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Rafael Pérez Estrada
Translated by Mark Aldrich
The renouncement of the lips, if done out of true love, or if there exist heroic reasons for the renouncing, allows them to subsist independently, free of the face and the mouth that sustain them. Following this hypothesis, as independent beings, lips can live and reproduce in a fashion similar to that of certain oriental fish.
In her old age, the wife of Tryon Roland believed that a most vivid, almost violently red carp was the smile of a lover from her adolescence who, in a moment of ecstasy, offered her his most expressive trait.
She could never brush her hair. Her red mane burned like the hallucination of a newly created oil well. Her hair was a bramble of red, red fire, and she was happy because some of the boys treated her respectfully, as if she were the light that burns in the memories of heroes. Nonetheless, the most daring among them, who were also the most handsome, would not hesitate to light their cigarettes on that disconsolate flame.
A treatise of practical and elemental philosophy is attributed to the waxen child, who is also distant and indifferent. The treatise takes up questions with a dispatch that is full of risks and equivocations. This passage may serve as an example:
There are at least two classes of major silences. The first inhabits the depths of pipes and sewers. It is a huddled up, traitorous silence. The other, luminous, frequents only the calm surfaces of lakes.
On November 12th, 1975, I received an envelope whose appearance made me suspect it contained an anonymous letter. I opened it with the resignation you get from a mixture of curiosity and discomfort: I was mistaken. In its interior, shining like a stone cut by Spinoza himself, a metaphor innocently awaited me. Metaphors have the beauty — when authentic — of certain carnivorous plants, and can immediately captivate their receptors. The one in question was of a very pure fineness, and it shined like a Mediterranean dawn. Ever since, I keep it pinned to my key chain and people confuse it with a good luck charm.
A Passion for Brevity
Why write for immortality, said the accountant/poet, who was most practical, if mortality is closer.
The serenity of a symbol makes a decided mystic of a retailer from New Jersey, and all for having contemplated, on a skyscraper dawn, the flight of a pigeon whose virginal breast was stained rouge.
Desperate, after trying with his assets and his fortune, he tried his luck.
Standing before the helpless nudity of the dead narrator, the coroner said: he choked on a meaningless word.
With the coldness of a surgeon, he plunged the dagger of criticism into the vulnerable tenderness of the poem.
He made of poetry a mysticism and a passion. He felt so one with the word that, like a secret martyr to blood, he was willing to defend with his life the pulchritude of his hexameters. To him we owe the idea of the Poetic Crusade, a holy fight against prose. Nonsense similar to the crusades of children.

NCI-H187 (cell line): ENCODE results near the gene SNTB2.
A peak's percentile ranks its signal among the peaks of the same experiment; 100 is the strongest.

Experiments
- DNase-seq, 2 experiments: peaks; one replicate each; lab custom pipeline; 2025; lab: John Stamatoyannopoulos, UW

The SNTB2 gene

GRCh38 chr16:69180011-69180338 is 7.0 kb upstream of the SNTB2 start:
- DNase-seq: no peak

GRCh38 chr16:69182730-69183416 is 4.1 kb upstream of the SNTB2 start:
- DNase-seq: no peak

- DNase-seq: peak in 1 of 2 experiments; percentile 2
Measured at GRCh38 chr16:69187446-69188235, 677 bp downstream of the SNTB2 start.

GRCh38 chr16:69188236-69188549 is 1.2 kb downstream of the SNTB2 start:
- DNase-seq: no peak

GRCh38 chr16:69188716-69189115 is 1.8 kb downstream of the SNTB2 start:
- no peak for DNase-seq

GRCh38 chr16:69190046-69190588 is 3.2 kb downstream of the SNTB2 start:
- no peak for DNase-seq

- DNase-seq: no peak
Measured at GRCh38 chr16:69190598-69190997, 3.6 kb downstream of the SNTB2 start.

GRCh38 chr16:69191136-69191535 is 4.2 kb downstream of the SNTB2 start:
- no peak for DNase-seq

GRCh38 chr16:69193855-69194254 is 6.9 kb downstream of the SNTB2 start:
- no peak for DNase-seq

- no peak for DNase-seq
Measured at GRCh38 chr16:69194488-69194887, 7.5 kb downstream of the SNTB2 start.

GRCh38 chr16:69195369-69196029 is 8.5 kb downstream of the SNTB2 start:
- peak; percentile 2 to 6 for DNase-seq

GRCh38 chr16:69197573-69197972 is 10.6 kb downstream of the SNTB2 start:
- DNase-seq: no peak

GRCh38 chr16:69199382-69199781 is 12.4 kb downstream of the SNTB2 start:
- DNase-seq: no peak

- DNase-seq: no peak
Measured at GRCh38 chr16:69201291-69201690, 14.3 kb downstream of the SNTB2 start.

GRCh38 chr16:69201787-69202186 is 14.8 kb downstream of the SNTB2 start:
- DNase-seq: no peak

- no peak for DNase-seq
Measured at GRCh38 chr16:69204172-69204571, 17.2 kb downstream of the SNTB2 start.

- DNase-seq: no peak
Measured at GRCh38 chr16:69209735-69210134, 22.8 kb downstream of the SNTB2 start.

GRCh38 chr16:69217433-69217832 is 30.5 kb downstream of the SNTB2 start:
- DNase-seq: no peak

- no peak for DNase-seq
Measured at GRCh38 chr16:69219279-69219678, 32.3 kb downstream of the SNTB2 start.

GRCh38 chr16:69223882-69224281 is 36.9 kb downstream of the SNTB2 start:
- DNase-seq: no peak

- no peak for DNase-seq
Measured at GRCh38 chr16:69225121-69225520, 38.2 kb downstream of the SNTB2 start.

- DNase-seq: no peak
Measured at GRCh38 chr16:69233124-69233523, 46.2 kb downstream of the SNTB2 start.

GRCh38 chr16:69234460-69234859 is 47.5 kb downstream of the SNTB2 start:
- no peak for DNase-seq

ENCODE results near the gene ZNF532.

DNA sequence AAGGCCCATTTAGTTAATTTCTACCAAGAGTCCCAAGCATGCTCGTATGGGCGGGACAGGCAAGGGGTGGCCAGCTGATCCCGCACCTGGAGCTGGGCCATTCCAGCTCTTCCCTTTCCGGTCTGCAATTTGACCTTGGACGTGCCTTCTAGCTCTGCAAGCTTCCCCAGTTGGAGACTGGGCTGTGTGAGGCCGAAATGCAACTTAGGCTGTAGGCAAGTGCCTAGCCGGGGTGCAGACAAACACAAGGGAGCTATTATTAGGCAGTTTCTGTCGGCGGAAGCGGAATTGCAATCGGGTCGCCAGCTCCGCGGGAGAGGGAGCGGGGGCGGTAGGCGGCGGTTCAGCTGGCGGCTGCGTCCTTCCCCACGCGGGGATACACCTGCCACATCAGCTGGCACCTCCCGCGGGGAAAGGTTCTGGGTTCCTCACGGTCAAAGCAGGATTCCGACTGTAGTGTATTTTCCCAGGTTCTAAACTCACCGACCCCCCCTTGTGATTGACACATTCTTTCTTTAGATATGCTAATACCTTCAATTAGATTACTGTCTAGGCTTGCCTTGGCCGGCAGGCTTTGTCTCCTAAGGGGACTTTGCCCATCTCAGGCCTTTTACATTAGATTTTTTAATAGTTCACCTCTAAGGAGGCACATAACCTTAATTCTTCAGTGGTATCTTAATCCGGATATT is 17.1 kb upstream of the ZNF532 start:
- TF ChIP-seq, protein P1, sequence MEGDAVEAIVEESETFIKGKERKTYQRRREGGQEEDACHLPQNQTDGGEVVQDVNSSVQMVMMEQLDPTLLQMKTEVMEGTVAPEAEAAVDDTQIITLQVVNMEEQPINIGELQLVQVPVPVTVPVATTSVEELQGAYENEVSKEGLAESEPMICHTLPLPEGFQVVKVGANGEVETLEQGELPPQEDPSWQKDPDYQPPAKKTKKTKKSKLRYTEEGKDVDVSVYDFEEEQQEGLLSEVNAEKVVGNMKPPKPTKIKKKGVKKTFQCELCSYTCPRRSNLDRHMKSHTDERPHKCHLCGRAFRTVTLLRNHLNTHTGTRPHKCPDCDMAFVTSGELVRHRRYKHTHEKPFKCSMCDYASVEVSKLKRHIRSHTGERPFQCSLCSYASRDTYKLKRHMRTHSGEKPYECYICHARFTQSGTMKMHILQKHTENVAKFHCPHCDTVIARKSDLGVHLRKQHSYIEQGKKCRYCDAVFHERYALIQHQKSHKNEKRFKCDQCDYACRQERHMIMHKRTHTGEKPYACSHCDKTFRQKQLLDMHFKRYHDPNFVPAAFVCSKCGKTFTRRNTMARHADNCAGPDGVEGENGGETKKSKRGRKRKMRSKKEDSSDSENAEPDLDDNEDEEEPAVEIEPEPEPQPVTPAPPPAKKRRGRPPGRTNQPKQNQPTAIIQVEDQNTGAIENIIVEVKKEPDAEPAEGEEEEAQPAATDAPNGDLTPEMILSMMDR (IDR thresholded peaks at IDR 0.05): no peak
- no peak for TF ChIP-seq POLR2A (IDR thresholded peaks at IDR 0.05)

The writer who leaves his thoughts in the ether may be committing the sin of Onan.
I met a woman at the Fine Arts Society: the sonnet messenger, and as soon as she saw me, as if preparing to assault the Bastille, she screamed frightfully: Down with poetic liberty!
Who does the blind man's wife dress for, asked the philosopher, in search of a pretext for an impossible lecture. For the night and touch, responded the blind man, who was an insufferable idiot.
He looked so happy and confident that I couldn't resist: you are in no condition to write poetry, I warned him didactically.
I think, therefore I am;
and the defense responded:
therefore they think.
on just that point,
I pushed the vase, that had
till then been our pretext,
to the floor:
And they suffer — I added —
Clapping his hands, the librarian called out lustily: Books, back to the drawing room!
Zinnias, verbena, petunias,
and a ladybug like a drop
of blood made gloomy
by double sixes.
I let go of the tape recorder, let go of my imagination: let's go out and hunt ideas, I merrily told myself.
Homage to William Carlos Williams:
What could have become of the messenger boy who went up the glass elevator carrying a bouquet of peonies. A little boy too young for so much responsibility!
She dreamt that, as a mythological creature, her mane was turning to ivy, and she awoke to find it knotted among the furniture, invading everything. It is said that she lived in fear, afraid that a gardener might come to prune it.
She hated the number 17 because it was discourteous and offensive, and she saved all her charms for 18. He is soft and malleable, she would comment in moments of great intimacy.